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A eucalyptus forest on Kangaroo Island, Australia

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Rising carbon dioxide levels have been boosting plant growth, but this “fertilisation effect” has been declining faster than predicted by computer models, according to an analysis of satellite records. This means plants will soak up less CO2 than forecast and we will need to make bigger cuts in carbon dioxide emissions than we thought to limit global warming.

Living organisms are made of chains of carbon, and plants get this carbon from the CO2 in the air. When plants have enough water and other nutrients, such as nitrogen and phosphorus, the level of CO2 in the atmosphere can be the factor that limits their growth.

The rising levels of CO2 since the start of the industrial age have boosted plant growth and led to a global greening effect. This fertilisation effect is why the land and seas have continued to soak up half of all the CO2 we emit even though we are emitting more than ever.


Studies involving raising CO2 levels at small test sites suggest that the fertilisation effect fades rapidly as other limits kick in. For instance, in eucalyptus forests in Australia low phosphorus levels limit the effect. The models that inform projections of future warming predict a slow decline in the fertilisation effect.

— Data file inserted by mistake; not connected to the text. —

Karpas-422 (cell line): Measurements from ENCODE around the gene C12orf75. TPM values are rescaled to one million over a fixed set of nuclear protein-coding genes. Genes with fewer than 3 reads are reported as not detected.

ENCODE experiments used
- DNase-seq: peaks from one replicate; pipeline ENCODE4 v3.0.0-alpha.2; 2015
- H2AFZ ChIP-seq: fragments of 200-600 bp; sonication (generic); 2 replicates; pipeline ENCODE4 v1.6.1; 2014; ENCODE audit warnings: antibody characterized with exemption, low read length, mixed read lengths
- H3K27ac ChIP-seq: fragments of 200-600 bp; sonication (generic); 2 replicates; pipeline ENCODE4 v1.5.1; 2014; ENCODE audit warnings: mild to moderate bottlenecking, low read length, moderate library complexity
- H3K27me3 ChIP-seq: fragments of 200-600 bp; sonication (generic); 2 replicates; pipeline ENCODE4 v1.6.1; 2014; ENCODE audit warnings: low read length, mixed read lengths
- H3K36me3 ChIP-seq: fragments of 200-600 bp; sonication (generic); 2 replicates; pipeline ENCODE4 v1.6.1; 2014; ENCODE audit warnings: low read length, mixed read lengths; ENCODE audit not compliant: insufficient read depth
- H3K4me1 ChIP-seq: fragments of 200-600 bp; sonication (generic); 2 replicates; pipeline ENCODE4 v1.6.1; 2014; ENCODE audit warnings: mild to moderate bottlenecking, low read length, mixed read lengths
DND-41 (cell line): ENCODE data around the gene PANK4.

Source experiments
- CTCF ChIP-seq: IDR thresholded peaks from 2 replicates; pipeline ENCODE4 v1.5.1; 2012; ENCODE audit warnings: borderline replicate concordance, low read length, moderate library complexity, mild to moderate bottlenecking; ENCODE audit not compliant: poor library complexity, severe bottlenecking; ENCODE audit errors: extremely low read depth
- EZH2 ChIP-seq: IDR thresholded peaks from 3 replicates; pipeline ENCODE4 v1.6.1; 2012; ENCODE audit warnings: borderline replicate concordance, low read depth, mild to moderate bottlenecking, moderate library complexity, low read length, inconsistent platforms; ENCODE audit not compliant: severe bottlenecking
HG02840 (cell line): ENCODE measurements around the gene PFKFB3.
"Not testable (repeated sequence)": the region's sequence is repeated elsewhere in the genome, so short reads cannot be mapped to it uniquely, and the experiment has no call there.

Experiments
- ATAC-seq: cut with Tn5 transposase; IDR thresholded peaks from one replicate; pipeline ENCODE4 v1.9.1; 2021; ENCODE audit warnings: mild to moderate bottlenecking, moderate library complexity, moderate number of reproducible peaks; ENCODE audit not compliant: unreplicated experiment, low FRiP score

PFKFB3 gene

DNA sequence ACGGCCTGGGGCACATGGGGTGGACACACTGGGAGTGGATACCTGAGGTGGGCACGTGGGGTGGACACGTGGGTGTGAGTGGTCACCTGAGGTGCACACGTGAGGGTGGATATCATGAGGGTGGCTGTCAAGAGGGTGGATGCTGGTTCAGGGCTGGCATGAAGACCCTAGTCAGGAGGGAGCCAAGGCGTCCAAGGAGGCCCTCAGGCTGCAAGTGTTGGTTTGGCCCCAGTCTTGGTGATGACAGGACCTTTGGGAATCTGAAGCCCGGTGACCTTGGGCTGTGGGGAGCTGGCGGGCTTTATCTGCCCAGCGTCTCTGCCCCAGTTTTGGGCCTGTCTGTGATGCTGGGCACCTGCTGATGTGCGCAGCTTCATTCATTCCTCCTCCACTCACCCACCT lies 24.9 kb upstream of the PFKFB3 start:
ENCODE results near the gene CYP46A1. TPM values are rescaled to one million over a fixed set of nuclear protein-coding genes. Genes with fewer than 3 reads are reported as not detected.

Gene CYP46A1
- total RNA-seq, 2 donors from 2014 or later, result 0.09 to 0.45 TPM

Now Yongguang Zhang at Nanjing University in China and his colleagues around the world have analysed three different satellite records of global plant growth. They conclude that the fertilisation effect has been declining faster than models predict since at least 1982.

“This study shows a declining fertilisation effect from multiple lines of evidence in the real world due to nutrient limitations,” says Ranga Myneni at Boston University.

This means larger reductions in emissions will be needed to meet climate targets, but the team hasn’t quantified this.

However, Richard Betts at the UK Met Office has looked at how uncertainties about carbon-cycle feedbacks, which include CO2 fertilisation, could affect future warming.

His team’s analysis shows that when these uncertainties are taken into account, the range of warming is considerably wider than commonly reported. “Emissions scenarios consistent with current worldwide policies could still give global warming well above 4°C by the end of this century,” says Betts.

Journal reference: Science, DOI: 10.1126/science.abb7772

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